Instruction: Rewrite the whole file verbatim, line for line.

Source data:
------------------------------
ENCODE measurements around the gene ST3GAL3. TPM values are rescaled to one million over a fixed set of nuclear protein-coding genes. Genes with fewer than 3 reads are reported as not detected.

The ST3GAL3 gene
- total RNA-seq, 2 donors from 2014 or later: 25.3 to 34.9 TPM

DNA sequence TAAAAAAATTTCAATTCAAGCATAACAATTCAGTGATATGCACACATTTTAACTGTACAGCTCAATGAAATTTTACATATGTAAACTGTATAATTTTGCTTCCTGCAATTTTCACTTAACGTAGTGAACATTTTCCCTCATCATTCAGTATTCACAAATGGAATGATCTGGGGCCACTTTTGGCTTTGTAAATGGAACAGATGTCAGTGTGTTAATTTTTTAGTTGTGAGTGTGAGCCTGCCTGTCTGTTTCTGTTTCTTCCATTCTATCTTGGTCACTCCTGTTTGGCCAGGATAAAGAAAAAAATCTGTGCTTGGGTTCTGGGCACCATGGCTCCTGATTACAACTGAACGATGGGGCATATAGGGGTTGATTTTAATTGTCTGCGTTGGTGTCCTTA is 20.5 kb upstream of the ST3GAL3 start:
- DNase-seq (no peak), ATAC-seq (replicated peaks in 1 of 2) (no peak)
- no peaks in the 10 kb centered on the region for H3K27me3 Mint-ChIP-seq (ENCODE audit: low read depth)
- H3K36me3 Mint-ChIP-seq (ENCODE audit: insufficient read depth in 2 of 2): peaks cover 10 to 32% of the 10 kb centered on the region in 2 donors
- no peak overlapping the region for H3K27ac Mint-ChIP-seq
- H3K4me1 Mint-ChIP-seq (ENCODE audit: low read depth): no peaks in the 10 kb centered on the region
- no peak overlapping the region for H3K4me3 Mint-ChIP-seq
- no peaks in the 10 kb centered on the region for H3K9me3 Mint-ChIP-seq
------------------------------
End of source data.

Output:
ENCODE measurements around the gene ST3GAL3. TPM values are rescaled to one million over a fixed set of nuclear protein-coding genes. Genes with fewer than 3 reads are reported as not detected.

The ST3GAL3 gene
- total RNA-seq, 2 donors from 2014 or later: 25.3 to 34.9 TPM

DNA sequence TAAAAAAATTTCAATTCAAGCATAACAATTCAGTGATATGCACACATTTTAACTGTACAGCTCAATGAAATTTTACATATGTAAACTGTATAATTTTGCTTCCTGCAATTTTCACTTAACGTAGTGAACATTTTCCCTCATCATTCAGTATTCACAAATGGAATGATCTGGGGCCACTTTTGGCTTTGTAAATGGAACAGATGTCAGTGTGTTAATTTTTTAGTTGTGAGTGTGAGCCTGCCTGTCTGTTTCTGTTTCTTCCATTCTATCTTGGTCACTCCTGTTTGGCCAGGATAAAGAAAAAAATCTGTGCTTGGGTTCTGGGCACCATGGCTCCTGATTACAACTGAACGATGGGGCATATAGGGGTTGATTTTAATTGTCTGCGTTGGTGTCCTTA is 20.5 kb upstream of the ST3GAL3 start:
- DNase-seq (no peak), ATAC-seq (replicated peaks in 1 of 2) (no peak)
- no peaks in the 10 kb centered on the region for H3K27me3 Mint-ChIP-seq (ENCODE audit: low read depth)
- H3K36me3 Mint-ChIP-seq (ENCODE audit: insufficient read depth in 2 of 2): peaks cover 10 to 32% of the 10 kb centered on the region in 2 donors
- no peak overlapping the region for H3K27ac Mint-ChIP-seq
- H3K4me1 Mint-ChIP-seq (ENCODE audit: low read depth): no peaks in the 10 kb centered on the region
- no peak overlapping the region for H3K4me3 Mint-ChIP-seq
- no peaks in the 10 kb centered on the region for H3K9me3 Mint-ChIP-seq